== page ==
“Have you looked in your purse? That’s the first place I’d look,” opines my spouse, watching from the doorway as I rifle through desk, drawers and shelves in a vain attempt to unearth the tickets. Not any tickets mind, but tickets to an event that is going to happen today!
These seemingly innocent objects are the last to fall victim to misplaced items syndrome—the law that says things which are so-carefully put away in ‘a safe place’ will never again see the light of day or the stars of night.
Yes, I have looked in my purse. I have looked in five purses. I have scoured the usual place where tickets are kept as well as my messy bookshelves, desk drawers, and even—in desperation—the refrigerator. Zip. Nada.
Losing things is not a new phenomenon for me. Along with my temper, my directions, and (occasionally) my sense of humor, I have mislaid umbrellas, books, letters, bills, and—of course—eye glasses. These last I buy by the dozen, but quantity, alas, never seems to help. I have also on a few hyperventilating occasions forgotten where I stored pieces of jewelry. No—this is no chuckling matter, dear friends. Imagine coming home from a trip and trying to remember in which safe place you have stashed the brooch Mother gave you and that pearl necklace, never mind the car keys which were hidden along with the loot. And what about the time I lost a bridal quilt only to find it years later when I was making that same young woman a baby quilt?
That there are many unfortunates like me in the world isn’t much of a consolation, but it appears that I belong to a club with a large membership. Friends sigh over items they have put in a safe place somewhere … or recount horror stories of having nearly lost diamond rings, keys, or their new shoes. The plague is international, too. While I was living in Japan, I remember that there was an announcement from Osaka station’s lost and found stating that along with the umbrellas, hats, briefcases and cell phones left behind in the subway that day, someone had forgotten an urn holding his grandmother’s ashes.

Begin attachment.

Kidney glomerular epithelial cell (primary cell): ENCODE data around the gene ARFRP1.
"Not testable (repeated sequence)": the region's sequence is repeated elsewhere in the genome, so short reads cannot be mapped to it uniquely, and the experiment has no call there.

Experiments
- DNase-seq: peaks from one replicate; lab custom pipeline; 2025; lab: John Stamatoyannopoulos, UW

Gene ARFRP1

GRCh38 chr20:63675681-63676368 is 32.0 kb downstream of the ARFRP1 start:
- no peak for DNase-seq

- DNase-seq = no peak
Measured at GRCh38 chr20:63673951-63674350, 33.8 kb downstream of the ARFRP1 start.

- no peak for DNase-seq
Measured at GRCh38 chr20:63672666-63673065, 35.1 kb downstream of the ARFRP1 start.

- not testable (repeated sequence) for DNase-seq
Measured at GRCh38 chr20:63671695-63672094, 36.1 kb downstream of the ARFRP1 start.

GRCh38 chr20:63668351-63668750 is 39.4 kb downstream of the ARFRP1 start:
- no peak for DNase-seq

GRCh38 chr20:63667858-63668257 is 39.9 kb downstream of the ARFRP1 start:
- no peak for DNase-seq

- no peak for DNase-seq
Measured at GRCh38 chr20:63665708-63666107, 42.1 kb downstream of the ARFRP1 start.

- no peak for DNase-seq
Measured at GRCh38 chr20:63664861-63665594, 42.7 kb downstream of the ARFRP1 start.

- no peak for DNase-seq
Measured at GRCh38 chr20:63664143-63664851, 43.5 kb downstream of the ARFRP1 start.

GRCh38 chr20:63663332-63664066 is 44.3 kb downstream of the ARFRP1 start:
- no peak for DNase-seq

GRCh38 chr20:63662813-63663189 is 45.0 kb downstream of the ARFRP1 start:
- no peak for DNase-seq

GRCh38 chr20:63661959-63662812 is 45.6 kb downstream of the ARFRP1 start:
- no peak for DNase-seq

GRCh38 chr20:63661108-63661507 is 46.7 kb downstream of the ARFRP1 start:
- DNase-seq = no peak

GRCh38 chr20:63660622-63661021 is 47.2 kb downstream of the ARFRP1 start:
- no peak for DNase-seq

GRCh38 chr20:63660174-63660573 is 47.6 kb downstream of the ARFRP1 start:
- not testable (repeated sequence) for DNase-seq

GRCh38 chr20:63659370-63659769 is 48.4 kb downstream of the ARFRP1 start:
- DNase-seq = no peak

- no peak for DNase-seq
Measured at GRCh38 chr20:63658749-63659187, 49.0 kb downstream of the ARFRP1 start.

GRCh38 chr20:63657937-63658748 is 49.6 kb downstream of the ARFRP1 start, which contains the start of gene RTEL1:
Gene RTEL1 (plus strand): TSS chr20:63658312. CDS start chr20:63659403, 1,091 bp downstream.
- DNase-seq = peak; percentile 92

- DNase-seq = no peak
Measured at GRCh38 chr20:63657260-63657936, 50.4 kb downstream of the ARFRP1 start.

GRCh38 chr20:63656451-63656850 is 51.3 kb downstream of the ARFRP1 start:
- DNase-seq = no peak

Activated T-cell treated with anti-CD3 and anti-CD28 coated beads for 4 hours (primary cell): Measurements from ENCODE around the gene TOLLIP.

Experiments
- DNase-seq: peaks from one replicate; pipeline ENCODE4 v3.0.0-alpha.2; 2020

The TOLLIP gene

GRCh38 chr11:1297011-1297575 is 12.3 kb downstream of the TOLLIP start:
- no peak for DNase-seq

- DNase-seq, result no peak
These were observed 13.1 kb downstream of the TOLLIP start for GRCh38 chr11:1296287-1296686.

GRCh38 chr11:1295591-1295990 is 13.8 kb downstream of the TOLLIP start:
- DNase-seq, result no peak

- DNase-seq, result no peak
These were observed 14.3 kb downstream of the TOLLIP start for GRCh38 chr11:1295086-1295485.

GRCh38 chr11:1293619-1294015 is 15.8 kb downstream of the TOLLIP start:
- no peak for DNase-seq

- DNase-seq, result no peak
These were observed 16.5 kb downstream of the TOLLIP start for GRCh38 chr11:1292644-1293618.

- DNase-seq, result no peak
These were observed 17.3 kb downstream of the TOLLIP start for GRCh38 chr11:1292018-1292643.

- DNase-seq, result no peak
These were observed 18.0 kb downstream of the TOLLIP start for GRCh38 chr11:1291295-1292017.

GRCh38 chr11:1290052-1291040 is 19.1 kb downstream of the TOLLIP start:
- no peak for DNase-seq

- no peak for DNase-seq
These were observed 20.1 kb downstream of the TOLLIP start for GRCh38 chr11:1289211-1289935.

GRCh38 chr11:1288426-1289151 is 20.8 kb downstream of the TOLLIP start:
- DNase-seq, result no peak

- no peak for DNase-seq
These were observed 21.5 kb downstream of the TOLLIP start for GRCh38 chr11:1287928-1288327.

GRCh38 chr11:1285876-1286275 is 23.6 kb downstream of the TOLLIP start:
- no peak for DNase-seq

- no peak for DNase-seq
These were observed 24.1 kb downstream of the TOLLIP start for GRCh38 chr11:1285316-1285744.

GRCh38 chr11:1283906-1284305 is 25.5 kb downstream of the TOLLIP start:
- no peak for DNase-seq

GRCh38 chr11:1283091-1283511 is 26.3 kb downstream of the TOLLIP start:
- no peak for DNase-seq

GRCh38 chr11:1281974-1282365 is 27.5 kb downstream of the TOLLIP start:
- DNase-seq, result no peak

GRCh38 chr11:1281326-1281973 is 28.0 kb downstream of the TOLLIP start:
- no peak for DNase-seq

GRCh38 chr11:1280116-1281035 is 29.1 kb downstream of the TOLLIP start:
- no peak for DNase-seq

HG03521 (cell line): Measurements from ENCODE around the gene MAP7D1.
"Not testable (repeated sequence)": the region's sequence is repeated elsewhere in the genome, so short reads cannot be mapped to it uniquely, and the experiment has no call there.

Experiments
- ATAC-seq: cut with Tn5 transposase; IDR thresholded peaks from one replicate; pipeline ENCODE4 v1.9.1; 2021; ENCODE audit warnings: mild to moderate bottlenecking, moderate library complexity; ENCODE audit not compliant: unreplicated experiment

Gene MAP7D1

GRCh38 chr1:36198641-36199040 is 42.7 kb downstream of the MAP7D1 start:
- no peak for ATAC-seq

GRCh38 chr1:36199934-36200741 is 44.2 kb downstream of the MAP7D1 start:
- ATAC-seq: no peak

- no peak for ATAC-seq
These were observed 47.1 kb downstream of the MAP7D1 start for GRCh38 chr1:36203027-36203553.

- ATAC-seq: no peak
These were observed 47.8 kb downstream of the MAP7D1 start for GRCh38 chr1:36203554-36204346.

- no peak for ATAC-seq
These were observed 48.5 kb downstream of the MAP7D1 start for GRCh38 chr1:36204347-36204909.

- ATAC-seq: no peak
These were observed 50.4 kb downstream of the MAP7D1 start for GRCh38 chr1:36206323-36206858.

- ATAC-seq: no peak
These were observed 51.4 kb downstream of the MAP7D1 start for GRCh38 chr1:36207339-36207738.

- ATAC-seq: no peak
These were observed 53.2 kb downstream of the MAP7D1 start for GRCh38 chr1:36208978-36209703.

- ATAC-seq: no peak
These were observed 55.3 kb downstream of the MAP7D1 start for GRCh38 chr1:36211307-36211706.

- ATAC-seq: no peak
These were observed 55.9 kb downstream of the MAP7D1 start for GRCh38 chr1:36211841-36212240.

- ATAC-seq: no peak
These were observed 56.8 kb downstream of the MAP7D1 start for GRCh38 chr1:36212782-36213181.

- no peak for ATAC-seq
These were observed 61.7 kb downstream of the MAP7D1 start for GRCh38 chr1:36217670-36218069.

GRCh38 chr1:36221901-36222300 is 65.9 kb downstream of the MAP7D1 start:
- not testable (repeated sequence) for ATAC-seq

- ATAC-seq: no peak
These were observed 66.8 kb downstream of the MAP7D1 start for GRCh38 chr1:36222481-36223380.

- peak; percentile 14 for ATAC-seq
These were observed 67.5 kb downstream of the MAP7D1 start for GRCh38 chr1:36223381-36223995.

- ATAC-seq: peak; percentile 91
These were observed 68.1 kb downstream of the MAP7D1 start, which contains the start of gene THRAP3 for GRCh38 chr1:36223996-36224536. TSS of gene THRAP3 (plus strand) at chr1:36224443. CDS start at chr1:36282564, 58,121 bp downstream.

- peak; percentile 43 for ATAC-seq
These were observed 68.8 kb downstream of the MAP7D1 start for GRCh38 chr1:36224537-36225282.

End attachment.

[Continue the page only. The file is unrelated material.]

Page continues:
I sometimes believe that inanimate objects are carrying on a war of nerves against us. How many times have we looked for ‘lost’ items only to have them pop up in a place which we have already dissected a hundred times? How else can one explain the passports which were seemingly lost during a bicycle trip in Tuscany? The subsequent frenzied trip to Rome, the rush to get temporary passports, and the race to the airport is a story to curdle the soul of any traveler, but even worse is the re-appearance of those supposedly lost passports at journey’s end!
Whether by accident or design, most lost items do appear eventually, though most of them never come to light until months after they are of any use whatsoever. As for my tickets, I have given up. Enough, I tell myself, is enough….which is when I accidentally knock my purse onto the ground, scattering its contents everywhere. And there on the floor…
Tickets shouldn’t be able to wink, but right now I am sure the beastly things are doing just that.
Just a theory,
But do objects just disappear
For the fun of it?